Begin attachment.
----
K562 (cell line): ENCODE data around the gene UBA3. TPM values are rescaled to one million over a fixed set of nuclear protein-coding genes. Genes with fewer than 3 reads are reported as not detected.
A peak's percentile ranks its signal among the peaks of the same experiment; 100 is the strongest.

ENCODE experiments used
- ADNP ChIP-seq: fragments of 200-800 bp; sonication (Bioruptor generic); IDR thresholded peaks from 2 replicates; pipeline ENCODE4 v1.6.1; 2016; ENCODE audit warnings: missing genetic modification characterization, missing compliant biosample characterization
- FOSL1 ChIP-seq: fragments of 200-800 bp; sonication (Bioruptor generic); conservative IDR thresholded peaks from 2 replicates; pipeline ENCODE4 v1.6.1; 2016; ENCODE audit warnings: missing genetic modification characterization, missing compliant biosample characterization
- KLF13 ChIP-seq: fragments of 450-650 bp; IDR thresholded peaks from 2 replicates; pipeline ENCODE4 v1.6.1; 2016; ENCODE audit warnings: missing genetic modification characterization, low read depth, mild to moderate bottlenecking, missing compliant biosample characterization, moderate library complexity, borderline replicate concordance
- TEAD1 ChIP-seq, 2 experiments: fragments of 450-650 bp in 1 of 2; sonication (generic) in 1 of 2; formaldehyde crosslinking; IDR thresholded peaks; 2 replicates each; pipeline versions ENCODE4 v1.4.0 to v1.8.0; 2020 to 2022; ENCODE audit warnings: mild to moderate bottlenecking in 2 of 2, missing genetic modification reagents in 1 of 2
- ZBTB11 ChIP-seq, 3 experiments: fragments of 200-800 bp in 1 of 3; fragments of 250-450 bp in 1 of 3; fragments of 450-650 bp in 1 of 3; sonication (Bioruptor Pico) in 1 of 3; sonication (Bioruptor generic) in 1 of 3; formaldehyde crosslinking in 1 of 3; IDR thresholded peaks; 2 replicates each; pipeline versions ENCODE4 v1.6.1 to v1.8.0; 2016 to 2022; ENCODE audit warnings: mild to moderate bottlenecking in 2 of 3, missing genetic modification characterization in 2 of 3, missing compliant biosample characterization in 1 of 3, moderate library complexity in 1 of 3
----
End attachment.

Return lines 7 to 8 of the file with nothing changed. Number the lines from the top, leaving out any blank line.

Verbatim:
- TEAD1 ChIP-seq, 2 experiments: fragments of 450-650 bp in 1 of 2; sonication (generic) in 1 of 2; formaldehyde crosslinking; IDR thresholded peaks; 2 replicates each; pipeline versions ENCODE4 v1.4.0 to v1.8.0; 2020 to 2022; ENCODE audit warnings: mild to moderate bottlenecking in 2 of 2, missing genetic modification reagents in 1 of 2
- ZBTB11 ChIP-seq, 3 experiments: fragments of 200-800 bp in 1 of 3; fragments of 250-450 bp in 1 of 3; fragments of 450-650 bp in 1 of 3; sonication (Bioruptor Pico) in 1 of 3; sonication (Bioruptor generic) in 1 of 3; formaldehyde crosslinking in 1 of 3; IDR thresholded peaks; 2 replicates each; pipeline versions ENCODE4 v1.6.1 to v1.8.0; 2016 to 2022; ENCODE audit warnings: mild to moderate bottlenecking in 2 of 3, missing genetic modification characterization in 2 of 3, missing compliant biosample characterization in 1 of 3, moderate library complexity in 1 of 3